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Online Social Platforms like Facebook offers Privacy Controls to Users, depends on User how to prevent Privacy Breach : Study

In December 2009, Facebook gave users additional options to manage privacy by introducing granular controls

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Facebook, Pixabay

New York, December 4, 2016: Even though the online social platforms are offering several privacy controls to users, it depends on the user how to use them making privacy a debatable issue, a new study has found.

According to a new study from the Naveen Jindal School of Management at University of Texas – Dallas, people have different views on the value of privacy controls in managing disclosures and therefore privacy dangers.

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“Some people argue that giving users more granular controls mitigates privacy issues because users can effectively limit the recipients of shared content, thereby increasing the secrecy of disclosures,” Huseyin Cavusoglu, Associate Professor of information systems, said.

“On the contrary, other people claim that users perceive privacy risks less severely when they have more controls to exercise, and as a result, share more content publicly, thereby increasing the openness of disclosures,” Cavusoglu added.

A team of researchers used data obtained from Facebook to test the relationship between privacy controls and disclosure patterns of Facebook users based on two popular content-sharing activities: Wall posts and private messages.

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In December 2009, Facebook gave users additional options to manage privacy by introducing granular controls to set access permissions for wall posts on a per-post basis.

The results of the study, which showed the impact of granular privacy controls on the sharing behaviour of the users, said that Facebook users, on average, increased their use of wall posts and decreased their use of private messages in periods after the change in privacy controls.

However, different groups of users respond to the new policy in opposite ways, Cavusoglu said.

“What we found is that users who are more privacy conscious started to share more content via wall posts and less content via private messages after the change, possibly because they are the people who are likely to use the enhanced privacy controls and therefore benefit from them. As a result, the openness of their disclosure increased,” he noted.

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“However, those who are less privacy sensitive prior to the change actually reduced the use of wall posts and increased the use of private messages in periods following the change,” he added.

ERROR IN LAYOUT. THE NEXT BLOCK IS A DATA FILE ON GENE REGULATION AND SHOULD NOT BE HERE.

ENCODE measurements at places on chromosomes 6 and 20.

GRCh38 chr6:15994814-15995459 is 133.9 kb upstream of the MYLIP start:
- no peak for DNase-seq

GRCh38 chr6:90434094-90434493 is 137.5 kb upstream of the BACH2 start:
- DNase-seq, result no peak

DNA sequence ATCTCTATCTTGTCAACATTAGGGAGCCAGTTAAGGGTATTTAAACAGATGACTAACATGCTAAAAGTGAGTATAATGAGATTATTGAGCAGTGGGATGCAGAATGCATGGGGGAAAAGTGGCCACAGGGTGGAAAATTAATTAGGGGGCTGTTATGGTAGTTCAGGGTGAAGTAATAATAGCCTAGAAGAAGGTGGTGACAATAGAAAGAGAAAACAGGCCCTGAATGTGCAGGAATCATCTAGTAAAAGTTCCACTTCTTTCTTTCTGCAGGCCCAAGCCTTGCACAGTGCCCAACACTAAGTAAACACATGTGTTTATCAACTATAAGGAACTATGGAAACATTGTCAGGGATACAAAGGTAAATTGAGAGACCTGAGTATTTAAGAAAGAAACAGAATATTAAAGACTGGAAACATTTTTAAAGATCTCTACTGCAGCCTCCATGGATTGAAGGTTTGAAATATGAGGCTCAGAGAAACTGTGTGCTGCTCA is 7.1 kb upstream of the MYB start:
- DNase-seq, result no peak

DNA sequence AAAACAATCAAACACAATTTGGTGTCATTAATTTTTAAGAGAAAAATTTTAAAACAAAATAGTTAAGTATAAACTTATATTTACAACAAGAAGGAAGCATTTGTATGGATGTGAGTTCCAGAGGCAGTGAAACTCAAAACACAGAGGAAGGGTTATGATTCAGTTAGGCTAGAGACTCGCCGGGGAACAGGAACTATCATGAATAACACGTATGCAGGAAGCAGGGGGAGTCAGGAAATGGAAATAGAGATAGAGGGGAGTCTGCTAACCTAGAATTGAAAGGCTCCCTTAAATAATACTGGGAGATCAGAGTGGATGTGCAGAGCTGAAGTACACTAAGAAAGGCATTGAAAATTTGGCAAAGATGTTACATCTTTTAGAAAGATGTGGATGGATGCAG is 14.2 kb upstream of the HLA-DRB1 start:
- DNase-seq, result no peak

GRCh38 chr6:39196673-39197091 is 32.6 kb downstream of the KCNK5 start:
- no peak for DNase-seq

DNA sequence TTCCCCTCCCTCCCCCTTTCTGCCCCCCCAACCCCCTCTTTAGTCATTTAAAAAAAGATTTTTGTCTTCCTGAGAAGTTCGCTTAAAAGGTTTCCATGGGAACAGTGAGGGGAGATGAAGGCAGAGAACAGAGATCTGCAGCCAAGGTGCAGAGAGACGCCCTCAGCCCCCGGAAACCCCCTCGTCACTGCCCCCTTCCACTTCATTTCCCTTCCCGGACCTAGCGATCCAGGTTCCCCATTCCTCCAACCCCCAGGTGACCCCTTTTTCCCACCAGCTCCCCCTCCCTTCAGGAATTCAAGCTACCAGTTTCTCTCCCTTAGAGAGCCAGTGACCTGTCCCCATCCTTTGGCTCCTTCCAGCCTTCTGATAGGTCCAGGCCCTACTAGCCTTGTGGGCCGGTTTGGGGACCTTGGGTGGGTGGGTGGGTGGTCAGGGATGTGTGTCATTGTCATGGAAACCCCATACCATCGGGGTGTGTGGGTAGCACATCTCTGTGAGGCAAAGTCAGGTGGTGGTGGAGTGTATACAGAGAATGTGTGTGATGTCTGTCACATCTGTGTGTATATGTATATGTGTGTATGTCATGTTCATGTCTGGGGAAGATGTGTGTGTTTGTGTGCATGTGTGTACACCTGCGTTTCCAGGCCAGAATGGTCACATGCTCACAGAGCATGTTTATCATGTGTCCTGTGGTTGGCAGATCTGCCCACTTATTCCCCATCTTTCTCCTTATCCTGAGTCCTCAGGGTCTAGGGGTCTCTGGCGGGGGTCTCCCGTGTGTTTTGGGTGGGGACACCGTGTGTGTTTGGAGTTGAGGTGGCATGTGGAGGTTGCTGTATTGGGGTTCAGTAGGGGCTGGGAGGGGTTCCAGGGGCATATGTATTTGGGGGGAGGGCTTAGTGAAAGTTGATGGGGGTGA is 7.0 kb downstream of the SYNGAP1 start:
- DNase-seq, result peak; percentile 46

The study was published in the INFORMS journal Information Systems Research. (IANS)

Next Story

Fake Ads on Facebook Spreading Rumours About anti-HIV Drugs

"Facebook and Instagram immediately remove the advertisements outlined above that are harming public health," it added

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Social Media, Facebook, Authenticity, Posts
The social media application, Facebook is displayed on Apple's App Store, July 30, 2019. VOA

Fake ads on Facebook are spreading rumours about the ill-effect of anti-HIV drugs, targeting LGBTQ Facebook and Instagram users and are causing significant harm to public health, a non-profit organization GLAAD has written in a letter to CEO Mark Zuckerberg.

“We are urgently reaching out to Facebook and Instagram regarding factually inaccurate advertisements which suggest negative health effects of Truvada PrEP (Pre-Exposure Prophylaxis).

“We request that Facebook and Instagram remove the advertisements and also publicly address the misinformation that the platforms allowed to spread,” the non-profit organization said in the letter.

Using Facebook’s and Instagram’s targeted advertising programs, various law firms are attempting to recruit gay and bisexual men who use Truvada PrEP as an HIV preventative to join a lawsuit, claiming that the drug has caused harmful side effects in this patient population, specifically bone density and kidney issues.

“This is despite numerous studies underscoring the safety of TDF in HIV-negative PrEP users,” said GLAAD.

Leading public health officials, medical professionals, and dedicated PrEP navigators and outreach coordinators have shared that these advertisements on Facebook and Instagram are being directly cited by at-risk community members expressing heightened fears about taking PrEP.

The US Centers for Disease Control and Prevention reports that when taken daily, PrEP is highly effective for preventing HIV from sex or injection drug use.

“Studies have shown that PrEP reduces the risk of getting HIV from sex by about 99 per cent when taken daily.”

HIV test price in Delhi, HIV in Delhi, STD test in Delhi
HIV is a virus that impairs the body’s immune system badly and eventually takes the patient closer. Pixabay

By allowing these advertisements to persist on their platforms, said the letter, Facebook and Instagram are convincing at-risk individuals to avoid PrEP, invariably leading to avoidable HIV infections.

“You are harming public health.”

Facebook was yet to comment on the letter.

Facebook’s Advertising Policy regarding misinformation in ads states that “Facebook prohibits ads that include claims debunked by third-party fact checkers or, in certain circumstances, claims debunked by organizations with particular expertise.”

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We are the organizations with “particular expertise,” said GLAAD.

They demanded immediate action to ameliorate the harm which has already been caused to those who may be seeking preventative treatment against HIV.

“Facebook and Instagram immediately remove the advertisements outlined above that are harming public health,” it added. (IANS)